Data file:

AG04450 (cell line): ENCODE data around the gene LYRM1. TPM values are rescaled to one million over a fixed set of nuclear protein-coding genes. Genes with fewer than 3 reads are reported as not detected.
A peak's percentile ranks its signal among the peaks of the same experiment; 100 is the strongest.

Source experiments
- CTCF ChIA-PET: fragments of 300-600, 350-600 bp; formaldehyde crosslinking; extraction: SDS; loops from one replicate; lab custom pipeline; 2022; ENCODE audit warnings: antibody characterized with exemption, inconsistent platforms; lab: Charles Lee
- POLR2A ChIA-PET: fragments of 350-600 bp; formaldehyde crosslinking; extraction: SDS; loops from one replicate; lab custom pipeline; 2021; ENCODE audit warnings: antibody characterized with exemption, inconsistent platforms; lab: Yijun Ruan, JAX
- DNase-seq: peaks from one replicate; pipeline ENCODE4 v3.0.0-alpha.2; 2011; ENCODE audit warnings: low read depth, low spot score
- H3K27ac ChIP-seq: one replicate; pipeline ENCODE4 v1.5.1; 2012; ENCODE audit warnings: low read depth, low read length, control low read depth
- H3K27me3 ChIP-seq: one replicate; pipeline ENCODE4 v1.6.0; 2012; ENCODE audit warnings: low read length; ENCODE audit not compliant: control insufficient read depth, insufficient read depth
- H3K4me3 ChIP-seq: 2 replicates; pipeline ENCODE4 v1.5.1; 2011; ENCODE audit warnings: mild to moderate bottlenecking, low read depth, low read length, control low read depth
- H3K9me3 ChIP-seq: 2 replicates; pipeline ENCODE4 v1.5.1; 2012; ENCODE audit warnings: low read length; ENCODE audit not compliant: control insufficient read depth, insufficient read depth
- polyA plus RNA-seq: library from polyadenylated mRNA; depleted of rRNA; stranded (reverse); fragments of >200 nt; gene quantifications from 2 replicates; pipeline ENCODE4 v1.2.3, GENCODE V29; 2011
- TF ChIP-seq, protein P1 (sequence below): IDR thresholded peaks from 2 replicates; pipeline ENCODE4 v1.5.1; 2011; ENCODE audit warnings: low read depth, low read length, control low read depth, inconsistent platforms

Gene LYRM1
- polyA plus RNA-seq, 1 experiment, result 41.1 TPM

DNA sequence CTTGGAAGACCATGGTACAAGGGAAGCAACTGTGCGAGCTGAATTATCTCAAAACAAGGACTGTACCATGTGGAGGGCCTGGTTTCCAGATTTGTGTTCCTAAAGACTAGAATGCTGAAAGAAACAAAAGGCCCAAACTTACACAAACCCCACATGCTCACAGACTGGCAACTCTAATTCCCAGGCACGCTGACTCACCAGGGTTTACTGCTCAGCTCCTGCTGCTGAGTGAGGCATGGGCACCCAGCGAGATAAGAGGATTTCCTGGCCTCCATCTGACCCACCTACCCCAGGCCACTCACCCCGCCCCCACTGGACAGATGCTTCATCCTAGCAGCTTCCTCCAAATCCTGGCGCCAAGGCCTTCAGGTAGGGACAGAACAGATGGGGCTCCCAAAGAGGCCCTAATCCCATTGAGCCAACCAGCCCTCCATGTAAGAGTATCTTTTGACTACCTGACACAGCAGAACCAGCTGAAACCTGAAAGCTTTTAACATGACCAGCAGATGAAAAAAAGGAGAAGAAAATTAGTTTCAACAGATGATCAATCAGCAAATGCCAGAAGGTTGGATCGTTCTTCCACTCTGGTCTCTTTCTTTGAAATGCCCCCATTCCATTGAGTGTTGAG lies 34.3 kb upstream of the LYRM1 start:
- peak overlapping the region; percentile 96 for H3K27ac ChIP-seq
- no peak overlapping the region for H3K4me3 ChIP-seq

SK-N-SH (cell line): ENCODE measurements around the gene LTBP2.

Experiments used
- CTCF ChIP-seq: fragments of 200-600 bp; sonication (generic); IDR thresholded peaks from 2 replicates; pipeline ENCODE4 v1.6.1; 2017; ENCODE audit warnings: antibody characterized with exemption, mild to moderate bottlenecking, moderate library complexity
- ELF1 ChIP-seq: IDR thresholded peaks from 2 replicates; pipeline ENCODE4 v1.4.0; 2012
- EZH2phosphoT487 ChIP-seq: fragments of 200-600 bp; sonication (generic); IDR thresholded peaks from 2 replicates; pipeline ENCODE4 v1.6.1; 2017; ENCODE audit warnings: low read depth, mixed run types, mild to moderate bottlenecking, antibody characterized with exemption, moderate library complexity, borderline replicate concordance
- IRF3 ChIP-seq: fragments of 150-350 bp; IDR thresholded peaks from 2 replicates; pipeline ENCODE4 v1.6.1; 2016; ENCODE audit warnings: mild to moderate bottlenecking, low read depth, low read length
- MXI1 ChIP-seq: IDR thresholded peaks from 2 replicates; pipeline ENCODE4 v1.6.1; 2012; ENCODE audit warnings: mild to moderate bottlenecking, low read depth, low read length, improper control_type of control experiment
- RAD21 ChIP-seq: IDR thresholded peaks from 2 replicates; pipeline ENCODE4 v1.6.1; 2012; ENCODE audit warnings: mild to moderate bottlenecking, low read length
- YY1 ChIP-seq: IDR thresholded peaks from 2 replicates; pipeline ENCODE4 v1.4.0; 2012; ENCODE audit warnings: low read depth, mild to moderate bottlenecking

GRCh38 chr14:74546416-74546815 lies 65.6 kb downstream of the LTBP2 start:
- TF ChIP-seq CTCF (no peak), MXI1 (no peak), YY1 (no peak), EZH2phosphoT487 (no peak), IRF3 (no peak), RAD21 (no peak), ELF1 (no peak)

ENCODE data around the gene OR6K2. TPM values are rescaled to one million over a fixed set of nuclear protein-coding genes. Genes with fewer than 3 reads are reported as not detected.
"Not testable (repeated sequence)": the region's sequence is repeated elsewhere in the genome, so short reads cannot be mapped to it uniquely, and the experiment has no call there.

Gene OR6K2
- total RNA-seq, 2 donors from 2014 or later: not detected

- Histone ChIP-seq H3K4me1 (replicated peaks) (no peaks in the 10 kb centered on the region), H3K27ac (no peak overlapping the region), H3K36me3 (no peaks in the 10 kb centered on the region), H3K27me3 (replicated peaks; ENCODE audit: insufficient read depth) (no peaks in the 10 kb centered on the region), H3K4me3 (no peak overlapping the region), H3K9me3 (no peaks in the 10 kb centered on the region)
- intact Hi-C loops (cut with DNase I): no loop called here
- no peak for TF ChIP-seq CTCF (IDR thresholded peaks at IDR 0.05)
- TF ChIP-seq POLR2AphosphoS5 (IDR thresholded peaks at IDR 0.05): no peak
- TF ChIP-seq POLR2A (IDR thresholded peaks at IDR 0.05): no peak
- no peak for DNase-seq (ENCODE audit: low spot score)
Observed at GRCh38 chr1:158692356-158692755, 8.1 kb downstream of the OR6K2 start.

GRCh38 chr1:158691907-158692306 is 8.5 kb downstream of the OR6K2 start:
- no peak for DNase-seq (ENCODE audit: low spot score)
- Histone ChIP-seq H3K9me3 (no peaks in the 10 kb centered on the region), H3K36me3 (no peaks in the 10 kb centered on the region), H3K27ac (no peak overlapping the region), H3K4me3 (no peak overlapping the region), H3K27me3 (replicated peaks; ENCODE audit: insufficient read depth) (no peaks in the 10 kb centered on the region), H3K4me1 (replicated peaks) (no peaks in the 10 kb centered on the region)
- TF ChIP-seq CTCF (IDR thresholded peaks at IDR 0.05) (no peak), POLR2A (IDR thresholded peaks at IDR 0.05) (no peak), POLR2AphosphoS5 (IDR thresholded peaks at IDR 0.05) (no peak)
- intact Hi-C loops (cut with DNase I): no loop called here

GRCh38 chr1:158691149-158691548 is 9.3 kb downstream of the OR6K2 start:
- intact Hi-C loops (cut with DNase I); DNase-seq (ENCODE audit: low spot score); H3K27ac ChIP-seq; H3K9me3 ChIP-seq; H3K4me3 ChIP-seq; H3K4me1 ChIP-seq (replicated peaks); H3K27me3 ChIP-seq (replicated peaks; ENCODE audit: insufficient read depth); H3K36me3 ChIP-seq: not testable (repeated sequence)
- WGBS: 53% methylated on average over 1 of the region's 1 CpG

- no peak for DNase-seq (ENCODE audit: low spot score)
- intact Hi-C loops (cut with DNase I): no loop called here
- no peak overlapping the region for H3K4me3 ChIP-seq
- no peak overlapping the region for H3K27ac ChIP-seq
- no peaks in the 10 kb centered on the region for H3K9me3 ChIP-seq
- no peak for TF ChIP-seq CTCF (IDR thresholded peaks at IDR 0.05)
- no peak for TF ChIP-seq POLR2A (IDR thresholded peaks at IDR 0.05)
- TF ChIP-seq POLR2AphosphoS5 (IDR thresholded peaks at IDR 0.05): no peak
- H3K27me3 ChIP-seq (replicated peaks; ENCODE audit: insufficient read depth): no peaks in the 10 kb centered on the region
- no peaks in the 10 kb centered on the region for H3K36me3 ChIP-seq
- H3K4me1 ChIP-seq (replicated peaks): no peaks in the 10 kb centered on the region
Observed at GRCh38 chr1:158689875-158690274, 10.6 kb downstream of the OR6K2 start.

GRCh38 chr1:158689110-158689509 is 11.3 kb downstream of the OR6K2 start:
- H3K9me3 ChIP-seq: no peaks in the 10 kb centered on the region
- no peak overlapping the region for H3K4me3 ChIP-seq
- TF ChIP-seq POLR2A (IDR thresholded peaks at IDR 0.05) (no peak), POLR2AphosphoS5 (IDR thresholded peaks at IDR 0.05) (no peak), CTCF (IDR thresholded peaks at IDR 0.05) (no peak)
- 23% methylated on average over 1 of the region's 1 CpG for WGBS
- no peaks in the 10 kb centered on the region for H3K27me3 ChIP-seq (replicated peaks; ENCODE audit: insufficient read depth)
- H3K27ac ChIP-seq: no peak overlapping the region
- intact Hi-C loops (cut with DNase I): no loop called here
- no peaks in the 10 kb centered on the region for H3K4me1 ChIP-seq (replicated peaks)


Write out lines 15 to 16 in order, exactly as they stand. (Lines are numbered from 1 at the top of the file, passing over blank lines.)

DNA sequence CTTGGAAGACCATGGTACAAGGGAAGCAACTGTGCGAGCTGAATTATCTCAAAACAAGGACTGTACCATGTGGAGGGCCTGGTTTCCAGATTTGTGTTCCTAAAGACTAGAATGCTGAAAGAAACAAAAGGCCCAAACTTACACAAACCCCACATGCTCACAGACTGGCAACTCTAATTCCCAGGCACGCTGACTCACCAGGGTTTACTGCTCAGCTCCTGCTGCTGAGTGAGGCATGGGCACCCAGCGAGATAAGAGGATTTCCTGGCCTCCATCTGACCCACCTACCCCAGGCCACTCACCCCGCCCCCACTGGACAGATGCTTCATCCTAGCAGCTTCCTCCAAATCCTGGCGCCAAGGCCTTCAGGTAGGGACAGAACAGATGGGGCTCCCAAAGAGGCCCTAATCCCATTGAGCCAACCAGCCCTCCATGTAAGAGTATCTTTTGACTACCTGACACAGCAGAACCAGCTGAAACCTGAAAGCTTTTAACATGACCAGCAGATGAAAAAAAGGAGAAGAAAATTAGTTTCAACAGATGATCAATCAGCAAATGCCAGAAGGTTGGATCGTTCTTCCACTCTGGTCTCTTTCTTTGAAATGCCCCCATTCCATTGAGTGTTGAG lies 34.3 kb upstream of the LYRM1 start:
- peak overlapping the region; percentile 96 for H3K27ac ChIP-seq